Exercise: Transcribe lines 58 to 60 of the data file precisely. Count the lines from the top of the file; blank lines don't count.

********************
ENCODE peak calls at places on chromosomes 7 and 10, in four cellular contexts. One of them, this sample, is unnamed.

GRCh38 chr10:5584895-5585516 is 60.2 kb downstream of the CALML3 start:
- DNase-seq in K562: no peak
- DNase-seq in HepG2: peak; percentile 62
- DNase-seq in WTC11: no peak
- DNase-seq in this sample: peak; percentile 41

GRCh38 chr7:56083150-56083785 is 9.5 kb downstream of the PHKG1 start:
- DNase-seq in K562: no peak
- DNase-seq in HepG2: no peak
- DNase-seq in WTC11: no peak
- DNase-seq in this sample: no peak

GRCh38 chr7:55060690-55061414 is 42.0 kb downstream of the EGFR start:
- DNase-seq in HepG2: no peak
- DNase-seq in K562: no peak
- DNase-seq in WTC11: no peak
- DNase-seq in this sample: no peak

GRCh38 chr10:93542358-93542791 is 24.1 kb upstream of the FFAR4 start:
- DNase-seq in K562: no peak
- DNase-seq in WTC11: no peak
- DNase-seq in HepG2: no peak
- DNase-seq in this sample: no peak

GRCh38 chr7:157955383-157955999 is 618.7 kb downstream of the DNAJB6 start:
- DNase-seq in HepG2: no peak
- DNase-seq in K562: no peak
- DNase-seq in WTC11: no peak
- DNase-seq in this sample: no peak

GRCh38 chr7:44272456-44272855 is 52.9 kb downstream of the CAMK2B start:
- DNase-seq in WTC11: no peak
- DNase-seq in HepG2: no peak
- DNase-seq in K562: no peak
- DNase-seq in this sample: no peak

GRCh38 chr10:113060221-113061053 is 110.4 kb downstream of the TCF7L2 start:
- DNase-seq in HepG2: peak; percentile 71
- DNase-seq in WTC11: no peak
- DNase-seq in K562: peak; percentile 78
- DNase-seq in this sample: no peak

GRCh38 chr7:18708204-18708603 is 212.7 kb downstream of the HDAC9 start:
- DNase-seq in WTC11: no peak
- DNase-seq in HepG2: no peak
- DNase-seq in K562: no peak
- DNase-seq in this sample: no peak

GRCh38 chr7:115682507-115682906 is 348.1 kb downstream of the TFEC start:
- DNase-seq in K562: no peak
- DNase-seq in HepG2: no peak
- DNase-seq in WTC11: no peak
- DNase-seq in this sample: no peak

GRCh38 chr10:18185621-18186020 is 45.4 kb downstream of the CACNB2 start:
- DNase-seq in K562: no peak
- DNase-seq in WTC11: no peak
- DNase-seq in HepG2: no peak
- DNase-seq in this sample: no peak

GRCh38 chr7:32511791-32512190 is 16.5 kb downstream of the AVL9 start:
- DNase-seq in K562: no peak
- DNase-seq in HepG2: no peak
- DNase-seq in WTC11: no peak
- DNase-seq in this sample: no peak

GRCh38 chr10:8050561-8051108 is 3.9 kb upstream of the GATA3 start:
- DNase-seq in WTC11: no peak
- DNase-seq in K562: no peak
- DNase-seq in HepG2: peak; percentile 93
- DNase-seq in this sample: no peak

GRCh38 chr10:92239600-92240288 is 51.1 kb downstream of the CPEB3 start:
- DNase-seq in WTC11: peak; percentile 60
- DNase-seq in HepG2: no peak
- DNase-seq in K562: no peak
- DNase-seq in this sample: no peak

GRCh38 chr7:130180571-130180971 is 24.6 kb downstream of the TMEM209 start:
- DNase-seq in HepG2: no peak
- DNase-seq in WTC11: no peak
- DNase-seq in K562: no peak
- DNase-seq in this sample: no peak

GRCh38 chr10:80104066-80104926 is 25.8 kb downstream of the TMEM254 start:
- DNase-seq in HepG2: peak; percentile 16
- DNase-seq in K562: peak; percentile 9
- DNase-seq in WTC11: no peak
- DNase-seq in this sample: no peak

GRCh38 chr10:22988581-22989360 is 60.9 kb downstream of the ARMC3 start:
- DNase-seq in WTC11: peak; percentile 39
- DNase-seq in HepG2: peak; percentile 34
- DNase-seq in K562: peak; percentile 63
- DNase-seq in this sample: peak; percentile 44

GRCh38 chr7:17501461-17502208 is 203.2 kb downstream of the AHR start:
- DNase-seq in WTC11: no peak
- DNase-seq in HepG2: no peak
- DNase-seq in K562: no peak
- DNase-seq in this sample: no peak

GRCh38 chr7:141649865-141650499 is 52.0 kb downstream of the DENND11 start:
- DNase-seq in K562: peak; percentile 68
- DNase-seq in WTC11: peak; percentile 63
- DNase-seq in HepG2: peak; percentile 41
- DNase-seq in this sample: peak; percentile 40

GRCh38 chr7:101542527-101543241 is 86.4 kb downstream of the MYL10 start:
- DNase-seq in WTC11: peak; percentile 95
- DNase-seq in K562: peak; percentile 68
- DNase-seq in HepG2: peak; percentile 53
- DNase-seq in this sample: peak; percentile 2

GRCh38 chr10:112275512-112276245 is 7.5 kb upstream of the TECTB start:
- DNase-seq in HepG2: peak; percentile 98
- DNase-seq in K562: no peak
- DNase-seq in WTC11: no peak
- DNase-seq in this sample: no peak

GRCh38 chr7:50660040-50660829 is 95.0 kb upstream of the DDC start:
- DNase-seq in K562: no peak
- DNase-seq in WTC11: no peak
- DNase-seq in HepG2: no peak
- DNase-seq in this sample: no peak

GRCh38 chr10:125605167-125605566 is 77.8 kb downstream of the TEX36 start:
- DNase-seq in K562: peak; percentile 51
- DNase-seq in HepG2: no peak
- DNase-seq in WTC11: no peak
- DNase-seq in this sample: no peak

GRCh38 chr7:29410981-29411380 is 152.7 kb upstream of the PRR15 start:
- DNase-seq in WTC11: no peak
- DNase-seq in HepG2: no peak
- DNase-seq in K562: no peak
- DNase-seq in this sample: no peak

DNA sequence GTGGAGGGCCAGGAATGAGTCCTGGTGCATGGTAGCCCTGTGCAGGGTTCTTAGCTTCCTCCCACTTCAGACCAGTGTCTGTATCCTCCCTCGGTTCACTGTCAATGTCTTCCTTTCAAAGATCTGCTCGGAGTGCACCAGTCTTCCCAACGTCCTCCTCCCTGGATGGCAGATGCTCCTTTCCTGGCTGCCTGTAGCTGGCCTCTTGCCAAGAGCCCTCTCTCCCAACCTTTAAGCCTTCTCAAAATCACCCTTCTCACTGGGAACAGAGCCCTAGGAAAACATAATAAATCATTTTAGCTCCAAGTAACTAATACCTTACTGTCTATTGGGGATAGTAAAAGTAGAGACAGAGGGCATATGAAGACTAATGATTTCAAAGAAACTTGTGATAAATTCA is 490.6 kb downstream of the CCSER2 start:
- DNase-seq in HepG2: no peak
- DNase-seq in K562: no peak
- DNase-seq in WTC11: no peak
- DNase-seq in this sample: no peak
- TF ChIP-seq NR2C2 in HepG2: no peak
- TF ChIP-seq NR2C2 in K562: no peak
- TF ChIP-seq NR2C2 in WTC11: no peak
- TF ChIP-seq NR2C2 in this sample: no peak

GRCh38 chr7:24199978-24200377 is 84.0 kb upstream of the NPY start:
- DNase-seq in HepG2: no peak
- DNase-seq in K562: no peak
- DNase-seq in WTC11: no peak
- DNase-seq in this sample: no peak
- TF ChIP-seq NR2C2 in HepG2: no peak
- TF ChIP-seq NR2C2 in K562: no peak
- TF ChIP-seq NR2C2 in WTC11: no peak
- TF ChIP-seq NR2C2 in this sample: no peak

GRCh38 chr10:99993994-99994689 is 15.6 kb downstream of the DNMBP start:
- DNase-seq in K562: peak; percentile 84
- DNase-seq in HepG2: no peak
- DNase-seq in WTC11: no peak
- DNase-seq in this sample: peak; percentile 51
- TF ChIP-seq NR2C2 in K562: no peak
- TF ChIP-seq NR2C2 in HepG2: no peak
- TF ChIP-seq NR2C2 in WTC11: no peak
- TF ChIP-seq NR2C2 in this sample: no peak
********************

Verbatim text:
- DNase-seq in WTC11: no peak
- DNase-seq in K562: no peak
- DNase-seq in HepG2: peak; percentile 93